8th District battle -- Cravaack vs. Nolan -- turns national

  • Article by: JENNIFER BROOKS , Star Tribune
  • Updated: October 10, 2012 - 11:05 PM
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U.S. Rep. Chip Cravaack, left, R-North Branch, listens as Democratic challenger Rick Nolan makes a point during a debate in Duluth on Oct. 9.

Photo: Steve Kuchera, Associated Press

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The battle for the Minnesota's Eighth Congressional District is being fought on Duluth debate stages, at chili fundraisers in Cambridge and lawn sign by lawn sign across the Iron Range -- but the heaviest artillery is being fired from far outside the state.

The sprawling Eighth is one of the nation's most hotly contested races, with millions of dollars pouring into the state from political action committees, super PACs and interest groups. Together they've dropped more than $4 million into the district so far, with nearly half a million dollars in just the past week.

That money is funding a blast of campaign ads that have hit Twin Cities and Duluth television airwaves like a toxic fog. Grainy black-and-white images fill TV screens as ominous music plays, warning that incumbent Republican Rep. Chip Cravaack is an out-of-touch Washington insider who wants to destroy Medicare, or that Democratic challenger and former Congressman Rick Nolan is an out-of-touch relic from the '70s who, incidentally, also wants to destroy Medicare.

"It's disquieting," Nolan said. "You spend a lifetime in a community, living, working, conducting your business, holding elective office, volunteer community service, and your friends and neighbors for the most part like you, respect you. And suddenly they're confronted with several million dollars of ads that are trying to tear down your good name, and some of your grandchildren come home from school crying about terrible things being said about Grandpa."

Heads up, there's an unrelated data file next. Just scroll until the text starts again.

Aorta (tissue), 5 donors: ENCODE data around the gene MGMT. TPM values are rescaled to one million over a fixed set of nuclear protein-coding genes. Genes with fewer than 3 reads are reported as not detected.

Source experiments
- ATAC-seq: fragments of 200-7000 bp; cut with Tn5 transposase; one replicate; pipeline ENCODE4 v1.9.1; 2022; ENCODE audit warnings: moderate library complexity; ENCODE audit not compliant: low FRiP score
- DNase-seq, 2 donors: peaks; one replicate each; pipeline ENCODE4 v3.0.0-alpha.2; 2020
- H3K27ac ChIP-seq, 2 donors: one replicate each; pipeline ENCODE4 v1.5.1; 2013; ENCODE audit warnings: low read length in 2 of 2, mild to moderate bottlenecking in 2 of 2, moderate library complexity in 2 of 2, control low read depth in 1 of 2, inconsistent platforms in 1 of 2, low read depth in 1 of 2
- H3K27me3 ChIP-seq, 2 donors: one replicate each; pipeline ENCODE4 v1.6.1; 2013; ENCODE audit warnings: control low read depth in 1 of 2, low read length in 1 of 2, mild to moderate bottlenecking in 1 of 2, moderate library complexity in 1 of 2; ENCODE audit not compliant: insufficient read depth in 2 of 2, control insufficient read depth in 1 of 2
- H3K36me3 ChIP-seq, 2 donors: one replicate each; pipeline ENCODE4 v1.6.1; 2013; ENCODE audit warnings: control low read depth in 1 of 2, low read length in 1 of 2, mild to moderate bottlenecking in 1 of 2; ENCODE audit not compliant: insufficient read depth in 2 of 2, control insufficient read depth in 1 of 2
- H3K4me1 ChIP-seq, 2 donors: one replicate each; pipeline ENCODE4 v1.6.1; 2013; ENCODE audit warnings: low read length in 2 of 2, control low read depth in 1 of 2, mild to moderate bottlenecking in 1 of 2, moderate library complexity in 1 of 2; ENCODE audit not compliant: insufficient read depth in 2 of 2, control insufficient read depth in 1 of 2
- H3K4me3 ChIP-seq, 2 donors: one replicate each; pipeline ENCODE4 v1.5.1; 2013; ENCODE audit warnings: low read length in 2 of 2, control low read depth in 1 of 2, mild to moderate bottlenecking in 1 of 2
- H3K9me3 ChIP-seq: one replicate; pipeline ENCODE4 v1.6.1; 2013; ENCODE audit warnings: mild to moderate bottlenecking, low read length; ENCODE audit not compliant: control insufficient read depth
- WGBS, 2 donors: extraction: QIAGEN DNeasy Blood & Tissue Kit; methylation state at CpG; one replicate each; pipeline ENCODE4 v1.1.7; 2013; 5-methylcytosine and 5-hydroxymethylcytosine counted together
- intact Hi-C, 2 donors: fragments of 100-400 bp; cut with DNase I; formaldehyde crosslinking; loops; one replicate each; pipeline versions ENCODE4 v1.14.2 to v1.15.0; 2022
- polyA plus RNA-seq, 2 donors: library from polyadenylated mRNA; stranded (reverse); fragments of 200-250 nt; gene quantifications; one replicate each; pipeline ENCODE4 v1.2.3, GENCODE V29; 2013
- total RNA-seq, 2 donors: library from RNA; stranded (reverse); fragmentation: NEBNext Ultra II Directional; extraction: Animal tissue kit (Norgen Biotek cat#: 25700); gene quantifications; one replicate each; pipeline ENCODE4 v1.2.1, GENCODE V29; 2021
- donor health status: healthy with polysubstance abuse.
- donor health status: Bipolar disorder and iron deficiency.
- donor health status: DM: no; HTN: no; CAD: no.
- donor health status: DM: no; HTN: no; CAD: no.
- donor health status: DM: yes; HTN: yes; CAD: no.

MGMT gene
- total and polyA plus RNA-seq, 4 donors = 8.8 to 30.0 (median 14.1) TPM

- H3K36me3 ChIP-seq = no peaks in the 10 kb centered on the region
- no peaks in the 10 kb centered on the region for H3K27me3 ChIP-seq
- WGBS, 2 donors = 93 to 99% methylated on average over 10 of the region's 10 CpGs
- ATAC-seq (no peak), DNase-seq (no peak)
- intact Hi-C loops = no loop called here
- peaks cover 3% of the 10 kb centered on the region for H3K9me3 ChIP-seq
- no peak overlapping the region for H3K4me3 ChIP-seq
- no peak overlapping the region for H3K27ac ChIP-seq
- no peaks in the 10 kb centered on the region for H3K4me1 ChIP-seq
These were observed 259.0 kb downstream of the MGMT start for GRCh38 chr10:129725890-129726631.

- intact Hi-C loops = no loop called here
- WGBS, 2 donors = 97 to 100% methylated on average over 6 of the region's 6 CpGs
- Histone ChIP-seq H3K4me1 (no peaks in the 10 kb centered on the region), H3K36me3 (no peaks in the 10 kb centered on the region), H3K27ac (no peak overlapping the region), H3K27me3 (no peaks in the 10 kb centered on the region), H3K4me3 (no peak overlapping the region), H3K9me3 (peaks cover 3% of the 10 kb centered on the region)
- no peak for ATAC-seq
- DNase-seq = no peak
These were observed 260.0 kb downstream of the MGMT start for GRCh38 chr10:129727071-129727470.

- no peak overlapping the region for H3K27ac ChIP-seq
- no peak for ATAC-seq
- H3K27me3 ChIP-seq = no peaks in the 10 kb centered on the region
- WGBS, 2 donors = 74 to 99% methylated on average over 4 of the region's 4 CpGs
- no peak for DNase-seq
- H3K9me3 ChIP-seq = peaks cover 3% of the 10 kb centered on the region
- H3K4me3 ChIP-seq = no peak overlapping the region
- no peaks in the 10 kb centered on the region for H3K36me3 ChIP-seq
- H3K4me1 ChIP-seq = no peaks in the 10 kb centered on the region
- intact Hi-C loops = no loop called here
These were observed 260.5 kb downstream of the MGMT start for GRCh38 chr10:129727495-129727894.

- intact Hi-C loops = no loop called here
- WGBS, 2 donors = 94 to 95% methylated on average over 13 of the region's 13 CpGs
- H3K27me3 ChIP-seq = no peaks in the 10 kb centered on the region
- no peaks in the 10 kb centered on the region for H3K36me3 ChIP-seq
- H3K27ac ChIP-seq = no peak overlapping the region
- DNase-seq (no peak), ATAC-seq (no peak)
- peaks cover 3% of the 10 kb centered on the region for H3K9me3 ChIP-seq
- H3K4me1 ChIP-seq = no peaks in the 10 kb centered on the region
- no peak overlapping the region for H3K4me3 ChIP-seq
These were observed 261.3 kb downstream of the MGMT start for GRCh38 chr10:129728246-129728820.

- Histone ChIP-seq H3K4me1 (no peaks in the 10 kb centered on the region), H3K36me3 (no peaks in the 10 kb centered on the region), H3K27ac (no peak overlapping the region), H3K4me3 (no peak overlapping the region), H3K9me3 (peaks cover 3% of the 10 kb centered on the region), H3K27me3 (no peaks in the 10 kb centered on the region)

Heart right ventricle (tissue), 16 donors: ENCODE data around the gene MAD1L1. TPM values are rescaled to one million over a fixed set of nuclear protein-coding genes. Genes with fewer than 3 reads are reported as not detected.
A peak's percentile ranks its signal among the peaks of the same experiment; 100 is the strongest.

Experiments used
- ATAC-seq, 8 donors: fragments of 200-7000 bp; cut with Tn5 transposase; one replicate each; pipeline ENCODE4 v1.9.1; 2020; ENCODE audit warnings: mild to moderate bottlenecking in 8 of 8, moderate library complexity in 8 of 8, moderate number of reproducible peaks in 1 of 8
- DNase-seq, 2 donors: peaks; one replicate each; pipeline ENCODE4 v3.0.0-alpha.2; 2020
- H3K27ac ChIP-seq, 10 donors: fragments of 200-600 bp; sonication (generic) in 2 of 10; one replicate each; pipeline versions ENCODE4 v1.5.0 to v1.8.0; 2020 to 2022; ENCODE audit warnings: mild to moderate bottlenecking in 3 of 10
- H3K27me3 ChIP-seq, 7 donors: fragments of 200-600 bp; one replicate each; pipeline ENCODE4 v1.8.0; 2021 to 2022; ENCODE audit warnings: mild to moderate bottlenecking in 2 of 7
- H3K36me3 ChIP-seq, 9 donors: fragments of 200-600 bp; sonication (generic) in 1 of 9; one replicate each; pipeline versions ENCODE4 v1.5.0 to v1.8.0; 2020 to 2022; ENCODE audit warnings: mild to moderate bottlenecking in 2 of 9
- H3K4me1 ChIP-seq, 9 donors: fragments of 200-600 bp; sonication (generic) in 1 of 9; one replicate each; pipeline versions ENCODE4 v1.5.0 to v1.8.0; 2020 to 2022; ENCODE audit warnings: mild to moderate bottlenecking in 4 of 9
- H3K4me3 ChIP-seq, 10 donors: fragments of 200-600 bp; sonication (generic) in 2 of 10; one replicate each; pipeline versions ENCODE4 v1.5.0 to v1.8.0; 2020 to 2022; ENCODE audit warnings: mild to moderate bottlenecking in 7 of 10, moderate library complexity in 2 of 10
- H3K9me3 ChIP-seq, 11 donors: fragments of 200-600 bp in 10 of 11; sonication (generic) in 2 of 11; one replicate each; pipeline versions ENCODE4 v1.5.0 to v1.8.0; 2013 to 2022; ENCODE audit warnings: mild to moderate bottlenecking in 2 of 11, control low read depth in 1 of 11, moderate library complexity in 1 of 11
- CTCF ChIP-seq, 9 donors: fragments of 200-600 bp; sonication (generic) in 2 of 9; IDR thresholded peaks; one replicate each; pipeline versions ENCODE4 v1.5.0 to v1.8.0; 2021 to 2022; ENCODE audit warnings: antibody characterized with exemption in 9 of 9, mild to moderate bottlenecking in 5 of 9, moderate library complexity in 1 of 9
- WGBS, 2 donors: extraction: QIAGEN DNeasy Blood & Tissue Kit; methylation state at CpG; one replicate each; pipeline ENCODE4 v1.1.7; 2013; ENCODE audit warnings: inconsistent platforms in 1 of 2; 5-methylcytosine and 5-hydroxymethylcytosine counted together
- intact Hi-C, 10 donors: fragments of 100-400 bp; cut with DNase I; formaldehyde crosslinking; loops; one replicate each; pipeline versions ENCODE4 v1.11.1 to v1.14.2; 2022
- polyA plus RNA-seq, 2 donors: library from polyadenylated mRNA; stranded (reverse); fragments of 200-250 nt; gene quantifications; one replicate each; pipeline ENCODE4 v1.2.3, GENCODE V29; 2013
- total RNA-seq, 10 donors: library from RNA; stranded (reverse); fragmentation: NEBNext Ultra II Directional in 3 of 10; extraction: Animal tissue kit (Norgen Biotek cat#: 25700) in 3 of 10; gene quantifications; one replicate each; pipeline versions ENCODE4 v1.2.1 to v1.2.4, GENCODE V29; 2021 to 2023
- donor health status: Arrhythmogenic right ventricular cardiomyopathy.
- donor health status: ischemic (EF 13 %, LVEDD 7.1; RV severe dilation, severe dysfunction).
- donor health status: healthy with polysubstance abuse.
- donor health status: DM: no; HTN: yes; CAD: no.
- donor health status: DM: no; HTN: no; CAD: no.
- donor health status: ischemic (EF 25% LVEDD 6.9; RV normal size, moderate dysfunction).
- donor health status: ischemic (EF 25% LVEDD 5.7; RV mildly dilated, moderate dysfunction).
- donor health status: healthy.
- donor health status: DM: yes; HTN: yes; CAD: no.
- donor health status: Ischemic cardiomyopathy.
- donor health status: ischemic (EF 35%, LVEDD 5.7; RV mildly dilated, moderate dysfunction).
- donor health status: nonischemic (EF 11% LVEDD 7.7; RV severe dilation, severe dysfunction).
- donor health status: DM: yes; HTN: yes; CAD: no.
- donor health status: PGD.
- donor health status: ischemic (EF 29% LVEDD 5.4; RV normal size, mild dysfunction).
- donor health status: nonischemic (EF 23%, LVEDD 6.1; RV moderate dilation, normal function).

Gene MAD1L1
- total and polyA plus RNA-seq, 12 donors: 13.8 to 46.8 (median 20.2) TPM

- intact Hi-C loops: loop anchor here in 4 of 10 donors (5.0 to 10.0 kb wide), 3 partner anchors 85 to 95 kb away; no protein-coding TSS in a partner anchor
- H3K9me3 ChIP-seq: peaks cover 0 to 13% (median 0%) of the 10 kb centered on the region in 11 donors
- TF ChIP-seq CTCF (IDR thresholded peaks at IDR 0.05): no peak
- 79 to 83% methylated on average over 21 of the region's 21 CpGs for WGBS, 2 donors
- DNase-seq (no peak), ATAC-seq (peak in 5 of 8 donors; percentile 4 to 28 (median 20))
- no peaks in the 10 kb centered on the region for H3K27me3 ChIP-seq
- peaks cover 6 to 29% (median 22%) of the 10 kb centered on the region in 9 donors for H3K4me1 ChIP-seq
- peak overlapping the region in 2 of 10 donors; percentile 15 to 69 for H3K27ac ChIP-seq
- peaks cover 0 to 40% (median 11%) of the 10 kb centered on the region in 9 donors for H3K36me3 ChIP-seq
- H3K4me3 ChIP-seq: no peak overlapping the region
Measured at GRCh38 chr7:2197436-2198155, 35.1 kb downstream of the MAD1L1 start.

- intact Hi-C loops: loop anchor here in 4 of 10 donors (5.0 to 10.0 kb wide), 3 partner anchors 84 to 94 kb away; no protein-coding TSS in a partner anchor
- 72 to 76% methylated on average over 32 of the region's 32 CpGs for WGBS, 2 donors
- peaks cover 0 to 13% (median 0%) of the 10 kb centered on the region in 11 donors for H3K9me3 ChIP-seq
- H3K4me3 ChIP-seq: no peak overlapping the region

Shaking hands recently at a Cambridge veterans center chili fundraiser, Cravaack jokingly offered a disclaimer to a reporter: "Remember, if it doesn't say Chip Cravaack at the end of the commercial, I didn't have anything to do with it."

Swaying voters in a swing district such as the Eighth is crucial for Republicans and Democrats, with control of Congress potentially coming down to just 28 wild-card districts that could flip to either party.

Once a true Democratic blue, the Eighth has become one of those wild cards, starting with Cravaack's stunning upset in 2010. That's when the political neophyte unseated veteran Democrat Jim Oberstar, becoming the first Republican to represent the area in 63 years.

And the district has morphed again. Redistricting has pushed its boundaries so far that it now stretches in the north from International Falls to the tip of the Arrowhead, and in the south from Wadena to Chisago County.

With that, the district's political dynamic has shifted, too, bringing conservative southern exurbs in to clash with the traditional progressive politics of the Iron Range.

"We're seeing more outside spending in 2012 than we ever have before ... but it's not just about the money," University of Minnesota political scientist Kathryn Pearson said, noting that the jury's still out on whether negative ads really influence voters. "It's a seat where the Democratic Party has an advantage [but] it's going to be close."